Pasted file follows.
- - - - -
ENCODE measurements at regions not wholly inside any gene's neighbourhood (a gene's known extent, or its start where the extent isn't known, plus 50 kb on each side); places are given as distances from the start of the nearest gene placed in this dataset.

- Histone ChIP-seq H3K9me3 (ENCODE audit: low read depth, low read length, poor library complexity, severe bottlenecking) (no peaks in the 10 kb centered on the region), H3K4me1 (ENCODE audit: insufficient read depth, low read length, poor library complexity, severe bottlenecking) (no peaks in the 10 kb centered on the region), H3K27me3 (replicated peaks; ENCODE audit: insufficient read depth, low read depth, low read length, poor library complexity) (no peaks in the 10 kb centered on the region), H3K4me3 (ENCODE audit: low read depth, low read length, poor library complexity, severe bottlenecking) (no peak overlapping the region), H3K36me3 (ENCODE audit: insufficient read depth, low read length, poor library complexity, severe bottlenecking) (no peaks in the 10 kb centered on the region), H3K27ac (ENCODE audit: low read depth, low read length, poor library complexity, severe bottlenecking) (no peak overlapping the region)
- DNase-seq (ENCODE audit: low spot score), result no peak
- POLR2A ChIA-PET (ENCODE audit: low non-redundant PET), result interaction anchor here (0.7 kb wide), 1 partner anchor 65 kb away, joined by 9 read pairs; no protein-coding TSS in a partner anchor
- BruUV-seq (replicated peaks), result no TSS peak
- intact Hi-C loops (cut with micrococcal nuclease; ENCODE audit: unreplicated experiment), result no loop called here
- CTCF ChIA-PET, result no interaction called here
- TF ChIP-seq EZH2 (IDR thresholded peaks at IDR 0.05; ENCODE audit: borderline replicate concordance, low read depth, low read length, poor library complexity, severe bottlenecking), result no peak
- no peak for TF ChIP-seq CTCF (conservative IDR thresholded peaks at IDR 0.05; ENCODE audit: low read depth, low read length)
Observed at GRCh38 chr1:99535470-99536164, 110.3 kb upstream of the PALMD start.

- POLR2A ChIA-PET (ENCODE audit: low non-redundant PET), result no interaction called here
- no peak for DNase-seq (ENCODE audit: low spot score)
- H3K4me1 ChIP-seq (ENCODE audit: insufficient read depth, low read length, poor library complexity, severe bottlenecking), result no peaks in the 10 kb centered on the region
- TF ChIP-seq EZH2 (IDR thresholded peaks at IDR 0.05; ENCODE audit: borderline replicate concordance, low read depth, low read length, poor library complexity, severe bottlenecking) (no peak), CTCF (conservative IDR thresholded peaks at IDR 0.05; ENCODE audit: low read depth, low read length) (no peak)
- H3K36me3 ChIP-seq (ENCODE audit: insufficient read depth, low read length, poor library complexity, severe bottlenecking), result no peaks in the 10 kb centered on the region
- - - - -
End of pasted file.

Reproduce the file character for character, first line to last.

ENCODE measurements at regions not wholly inside any gene's neighbourhood (a gene's known extent, or its start where the extent isn't known, plus 50 kb on each side); places are given as distances from the start of the nearest gene placed in this dataset.

- Histone ChIP-seq H3K9me3 (ENCODE audit: low read depth, low read length, poor library complexity, severe bottlenecking) (no peaks in the 10 kb centered on the region), H3K4me1 (ENCODE audit: insufficient read depth, low read length, poor library complexity, severe bottlenecking) (no peaks in the 10 kb centered on the region), H3K27me3 (replicated peaks; ENCODE audit: insufficient read depth, low read depth, low read length, poor library complexity) (no peaks in the 10 kb centered on the region), H3K4me3 (ENCODE audit: low read depth, low read length, poor library complexity, severe bottlenecking) (no peak overlapping the region), H3K36me3 (ENCODE audit: insufficient read depth, low read length, poor library complexity, severe bottlenecking) (no peaks in the 10 kb centered on the region), H3K27ac (ENCODE audit: low read depth, low read length, poor library complexity, severe bottlenecking) (no peak overlapping the region)
- DNase-seq (ENCODE audit: low spot score), result no peak
- POLR2A ChIA-PET (ENCODE audit: low non-redundant PET), result interaction anchor here (0.7 kb wide), 1 partner anchor 65 kb away, joined by 9 read pairs; no protein-coding TSS in a partner anchor
- BruUV-seq (replicated peaks), result no TSS peak
- intact Hi-C loops (cut with micrococcal nuclease; ENCODE audit: unreplicated experiment), result no loop called here
- CTCF ChIA-PET, result no interaction called here
- TF ChIP-seq EZH2 (IDR thresholded peaks at IDR 0.05; ENCODE audit: borderline replicate concordance, low read depth, low read length, poor library complexity, severe bottlenecking), result no peak
- no peak for TF ChIP-seq CTCF (conservative IDR thresholded peaks at IDR 0.05; ENCODE audit: low read depth, low read length)
Observed at GRCh38 chr1:99535470-99536164, 110.3 kb upstream of the PALMD start.

- POLR2A ChIA-PET (ENCODE audit: low non-redundant PET), result no interaction called here
- no peak for DNase-seq (ENCODE audit: low spot score)
- H3K4me1 ChIP-seq (ENCODE audit: insufficient read depth, low read length, poor library complexity, severe bottlenecking), result no peaks in the 10 kb centered on the region
- TF ChIP-seq EZH2 (IDR thresholded peaks at IDR 0.05; ENCODE audit: borderline replicate concordance, low read depth, low read length, poor library complexity, severe bottlenecking) (no peak), CTCF (conservative IDR thresholded peaks at IDR 0.05; ENCODE audit: low read depth, low read length) (no peak)
- H3K36me3 ChIP-seq (ENCODE audit: insufficient read depth, low read length, poor library complexity, severe bottlenecking), result no peaks in the 10 kb centered on the region